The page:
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Inaugural Keynote Address

Dr. William J. Keppler, PhD
Keynote Address
October 2, 2010

I respectfully wish to acknowledge and to thank President John Scaringe and everyone associated with the Southern California University of Health Sciences for inviting me to deliver this Installation Address today.

I consider it to be a high honor and a distinct privilege to see my good friend and dear colleague Dr. John Scaringe inaugurated as the Fourteenth President of this wonderful university.

Dr. Scaringe informed me several months'ago with his kind invitation of his "Three Bs: "Be Brief! Be Good! and, above all, Be Gone!

I am reminded, too of the famous French, philosopher and mathematician Blaise Pascal, who once authored a very long letter to a dear friend and apologized at the end of his long missive that he had lacked the time to make it short!

Further, many of you may have read in the Los Angeles Times, a recent survey and study on an audience of 1000 listening to a ten minute speech at a local college. The results of this listening survey is most interesting and may have direct implications concerning my address today.

5% of those in attendance could recall all or the majority of the important points in a ten minute speech.

12% of those in attendance could recall approximately half of the important points in the speech.

28% of those present could recall what the speech was about and could even recite two or even three essential points in the ten minute address.

And finally, the remaining 55% of the people heard very little, tuned out the speaker completely, and indulged themselves in romantic fantasies!

Therefore, if these statistics hold true, I have the utmost confidence in knowing that more than half of you today will enjoy yourselves regardless of whatever I say!

I have known Dr. John Scaringe in a professional way as a most conscientious, dedicated, and enthusiastic site team member for the Council on Chiropractic Education (CCE) and as a member of several evaluation teams for the Northwest Commission on Colleges and Universities (NWCCU) that accredits 165 colleges and universities in seven Western States. Dr. Scaringe has been a most valuable member of our site teams and represented this university with distinction on both a regional and national basis.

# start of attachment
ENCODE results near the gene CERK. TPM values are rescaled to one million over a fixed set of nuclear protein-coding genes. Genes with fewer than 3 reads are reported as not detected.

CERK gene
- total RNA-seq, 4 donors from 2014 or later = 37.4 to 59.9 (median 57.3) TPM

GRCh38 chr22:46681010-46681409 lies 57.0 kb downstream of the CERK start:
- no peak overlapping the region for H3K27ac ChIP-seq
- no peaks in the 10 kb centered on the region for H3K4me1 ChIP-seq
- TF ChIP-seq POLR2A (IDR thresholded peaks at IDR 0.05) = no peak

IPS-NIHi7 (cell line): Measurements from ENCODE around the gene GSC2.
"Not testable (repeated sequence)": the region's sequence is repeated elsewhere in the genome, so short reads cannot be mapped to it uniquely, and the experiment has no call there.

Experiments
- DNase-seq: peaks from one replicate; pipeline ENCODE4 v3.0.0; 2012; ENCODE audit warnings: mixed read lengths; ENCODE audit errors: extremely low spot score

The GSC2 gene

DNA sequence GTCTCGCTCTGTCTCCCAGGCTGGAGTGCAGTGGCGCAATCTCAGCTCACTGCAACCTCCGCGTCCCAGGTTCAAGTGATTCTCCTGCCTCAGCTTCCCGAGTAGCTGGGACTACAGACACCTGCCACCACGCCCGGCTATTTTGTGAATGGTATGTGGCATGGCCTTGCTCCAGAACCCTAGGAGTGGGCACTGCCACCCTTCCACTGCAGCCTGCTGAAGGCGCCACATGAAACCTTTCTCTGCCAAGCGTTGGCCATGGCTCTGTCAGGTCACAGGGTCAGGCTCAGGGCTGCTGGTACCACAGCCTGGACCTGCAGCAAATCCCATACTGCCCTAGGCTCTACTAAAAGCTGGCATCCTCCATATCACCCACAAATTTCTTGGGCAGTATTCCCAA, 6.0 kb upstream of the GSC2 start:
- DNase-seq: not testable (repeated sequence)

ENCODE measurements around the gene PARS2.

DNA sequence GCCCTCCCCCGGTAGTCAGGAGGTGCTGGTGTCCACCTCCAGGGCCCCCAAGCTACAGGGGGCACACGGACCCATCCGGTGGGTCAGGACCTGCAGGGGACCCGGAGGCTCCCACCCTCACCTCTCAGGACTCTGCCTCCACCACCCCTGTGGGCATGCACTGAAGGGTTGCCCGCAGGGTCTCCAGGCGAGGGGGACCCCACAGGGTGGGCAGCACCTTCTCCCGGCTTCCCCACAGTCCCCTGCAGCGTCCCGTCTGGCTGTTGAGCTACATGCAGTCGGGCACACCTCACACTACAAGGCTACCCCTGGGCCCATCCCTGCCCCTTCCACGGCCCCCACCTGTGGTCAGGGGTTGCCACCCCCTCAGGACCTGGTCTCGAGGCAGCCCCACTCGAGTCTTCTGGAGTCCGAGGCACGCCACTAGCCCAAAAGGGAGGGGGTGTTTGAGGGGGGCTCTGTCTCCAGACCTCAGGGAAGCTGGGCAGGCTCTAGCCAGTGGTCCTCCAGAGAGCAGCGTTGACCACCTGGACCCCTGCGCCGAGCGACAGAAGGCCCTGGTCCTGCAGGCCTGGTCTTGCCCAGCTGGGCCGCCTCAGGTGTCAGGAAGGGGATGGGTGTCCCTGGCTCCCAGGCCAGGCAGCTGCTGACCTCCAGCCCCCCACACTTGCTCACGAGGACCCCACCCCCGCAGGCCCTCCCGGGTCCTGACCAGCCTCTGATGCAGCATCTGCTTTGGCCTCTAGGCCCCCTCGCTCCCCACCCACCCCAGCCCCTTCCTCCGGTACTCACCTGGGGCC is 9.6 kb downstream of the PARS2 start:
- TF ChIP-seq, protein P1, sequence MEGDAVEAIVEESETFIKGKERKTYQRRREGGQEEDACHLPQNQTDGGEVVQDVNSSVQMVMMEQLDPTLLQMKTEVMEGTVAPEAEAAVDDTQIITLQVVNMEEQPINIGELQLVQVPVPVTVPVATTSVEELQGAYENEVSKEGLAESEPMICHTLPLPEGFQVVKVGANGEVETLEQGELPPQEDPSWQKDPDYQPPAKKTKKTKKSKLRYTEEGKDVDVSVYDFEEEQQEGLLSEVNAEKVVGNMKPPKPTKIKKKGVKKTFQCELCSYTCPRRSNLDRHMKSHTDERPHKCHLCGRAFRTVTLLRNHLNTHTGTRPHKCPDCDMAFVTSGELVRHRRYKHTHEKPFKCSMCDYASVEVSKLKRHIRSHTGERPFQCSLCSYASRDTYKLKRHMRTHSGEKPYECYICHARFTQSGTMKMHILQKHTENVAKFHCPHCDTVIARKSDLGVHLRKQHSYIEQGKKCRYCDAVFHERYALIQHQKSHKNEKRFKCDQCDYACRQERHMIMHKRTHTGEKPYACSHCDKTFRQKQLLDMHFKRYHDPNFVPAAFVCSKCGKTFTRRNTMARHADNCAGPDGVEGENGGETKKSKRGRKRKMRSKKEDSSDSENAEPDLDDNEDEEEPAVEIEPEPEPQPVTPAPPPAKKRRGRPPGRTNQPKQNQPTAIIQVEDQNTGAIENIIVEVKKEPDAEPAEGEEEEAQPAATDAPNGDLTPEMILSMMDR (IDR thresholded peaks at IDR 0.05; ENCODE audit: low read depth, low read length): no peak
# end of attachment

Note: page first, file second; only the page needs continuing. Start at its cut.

Next year, 2011, the Southern California University of Health Sciences will celebrate the institution's Centennial, some 100 years of distinguished service to the professions and to higher education. That year is especially dear to me in a very personal way since my mother was born exactly three days after this university was founded on 18 October 1911.

What was going on in 1911? Here are just a few of notable events:

  • William Howard Taft was President of the United States
  • The population of the USA was 94,000,000 million people
  • California allowed women the right to vote
  • The first coast to coast plane flight took 49 days (not 49 hours!)
  • The average USA income was $521, a new home $2500, and a new car $690.

So a lot of changes in these 99 years since 1911. You should have much to celebrate in your coming Centennial and we wish you every good success with this historical event.

My research recently took me to an in depth study by the President and CEO of the Xerox Corporation in a recent edition of The Wall Street Journal. He conducted with his executive staff a most comprehensive statistical analysis of their most successful plant managers over a period of ten or more years of service to Xerox.

The managers that were most successful consistently demonstrated five characteristics that I believe are directly applicable to administering an institution of higher learning. They are not in any priority order, but here they are: